Sunday, November 19, 2006

The lost world of Australia

A recent exhibition Coathangers at Shepparton Art Gallery was a reminder of how distant contemporary Australian culture has come from the idioms of local flora and fauna that once were conventional symbols of national identity. The country crafts that feature gumnuts, kookaburras and platypuses (?) seem almost baroque now, in their distance from urban life. Not that there aren't animals in contemporary decorative arts, just that they are almost all European -- deers, owls, wolves and rabbits. The time is ripe for a radical move within the arts to use local flora and fauna for shock value.


Nalda Searles said...

How can one embrioder a beautiful kangaroo onto cloth and then look at road kills of these same animals?
Is a dingo any less wise than a wolf, probably not.
Visiting the Taronga Park Zoo some years ago, my aboriginal companion sang the Piwe tjukurrpa song to the tawny frogmouths in the nocturnal section. Though there was a glass front to the enclosure one of the birds immediately flew down to the front of the glass up againt my friend.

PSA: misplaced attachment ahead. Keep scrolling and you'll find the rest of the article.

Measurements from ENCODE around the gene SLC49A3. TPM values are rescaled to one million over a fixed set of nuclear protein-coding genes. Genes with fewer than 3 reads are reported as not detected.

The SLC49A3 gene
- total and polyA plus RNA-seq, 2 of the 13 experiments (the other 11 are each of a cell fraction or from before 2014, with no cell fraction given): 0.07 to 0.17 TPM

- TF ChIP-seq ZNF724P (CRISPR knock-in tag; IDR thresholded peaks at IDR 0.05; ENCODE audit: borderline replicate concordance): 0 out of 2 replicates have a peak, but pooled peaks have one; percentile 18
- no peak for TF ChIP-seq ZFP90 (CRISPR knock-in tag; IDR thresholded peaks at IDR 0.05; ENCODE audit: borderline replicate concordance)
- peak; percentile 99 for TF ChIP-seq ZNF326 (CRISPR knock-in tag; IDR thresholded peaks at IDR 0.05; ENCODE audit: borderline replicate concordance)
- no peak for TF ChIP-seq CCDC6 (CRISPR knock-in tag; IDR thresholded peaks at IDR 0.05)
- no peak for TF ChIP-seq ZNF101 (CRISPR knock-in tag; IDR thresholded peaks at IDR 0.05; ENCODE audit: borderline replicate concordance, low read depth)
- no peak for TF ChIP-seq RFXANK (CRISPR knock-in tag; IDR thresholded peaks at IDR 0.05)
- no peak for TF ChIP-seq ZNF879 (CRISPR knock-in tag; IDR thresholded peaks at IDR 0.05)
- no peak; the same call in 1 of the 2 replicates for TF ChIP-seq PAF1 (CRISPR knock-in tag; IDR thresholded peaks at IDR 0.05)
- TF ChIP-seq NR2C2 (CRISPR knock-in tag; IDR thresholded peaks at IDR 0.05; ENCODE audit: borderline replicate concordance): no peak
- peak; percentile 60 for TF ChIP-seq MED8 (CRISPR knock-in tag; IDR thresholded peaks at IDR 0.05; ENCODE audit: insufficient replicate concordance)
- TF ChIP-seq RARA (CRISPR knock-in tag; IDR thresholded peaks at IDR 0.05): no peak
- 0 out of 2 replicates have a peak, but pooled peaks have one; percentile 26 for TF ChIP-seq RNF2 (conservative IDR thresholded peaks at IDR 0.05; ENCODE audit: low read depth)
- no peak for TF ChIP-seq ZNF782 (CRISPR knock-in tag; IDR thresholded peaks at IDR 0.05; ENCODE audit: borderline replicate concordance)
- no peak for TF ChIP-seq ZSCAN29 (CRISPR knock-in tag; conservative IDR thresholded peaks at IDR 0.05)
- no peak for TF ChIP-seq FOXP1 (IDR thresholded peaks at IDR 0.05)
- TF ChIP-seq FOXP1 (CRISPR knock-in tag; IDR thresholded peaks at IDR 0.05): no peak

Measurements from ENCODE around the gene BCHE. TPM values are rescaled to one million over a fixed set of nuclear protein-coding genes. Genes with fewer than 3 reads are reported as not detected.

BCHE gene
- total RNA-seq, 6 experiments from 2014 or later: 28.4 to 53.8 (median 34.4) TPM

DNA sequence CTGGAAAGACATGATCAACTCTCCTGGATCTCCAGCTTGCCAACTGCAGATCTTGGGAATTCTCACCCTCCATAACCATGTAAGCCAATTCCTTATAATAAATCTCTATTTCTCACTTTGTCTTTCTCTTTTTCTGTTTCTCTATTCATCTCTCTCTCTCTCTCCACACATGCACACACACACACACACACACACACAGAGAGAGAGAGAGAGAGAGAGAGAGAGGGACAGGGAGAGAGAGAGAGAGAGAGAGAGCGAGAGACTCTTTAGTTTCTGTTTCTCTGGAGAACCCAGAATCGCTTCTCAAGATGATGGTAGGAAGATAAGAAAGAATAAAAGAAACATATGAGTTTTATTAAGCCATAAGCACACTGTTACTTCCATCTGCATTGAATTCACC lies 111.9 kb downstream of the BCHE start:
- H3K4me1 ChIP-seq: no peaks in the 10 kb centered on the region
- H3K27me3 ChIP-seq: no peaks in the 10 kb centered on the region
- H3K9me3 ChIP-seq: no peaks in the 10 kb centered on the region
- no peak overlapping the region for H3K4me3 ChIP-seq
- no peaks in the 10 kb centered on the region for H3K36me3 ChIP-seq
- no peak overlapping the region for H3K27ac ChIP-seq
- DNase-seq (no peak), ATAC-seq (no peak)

When we came to the dingo enclosure, a very large island with a few trees on it, my friend started to cry. The dingo was her own fathers dreaming.
She called out to them and they both turned and looked at her.
Further when were were travelling in the Western desert we came upon a dingo walking across the road. We stopped and she called out to it and ears alert it looked right at her.
There are so many wonderful flora and fauna to be resourced as design for arts and crafts. In the use of grasses we are seeing magpies, goannas, numbats, kangaroos, dingos and eagles coming to life, it is a modest restart to expressing our identity through local liveness.

Kevin Murray said...

Yes, thanks Nalda. We need a fresh vision like yours.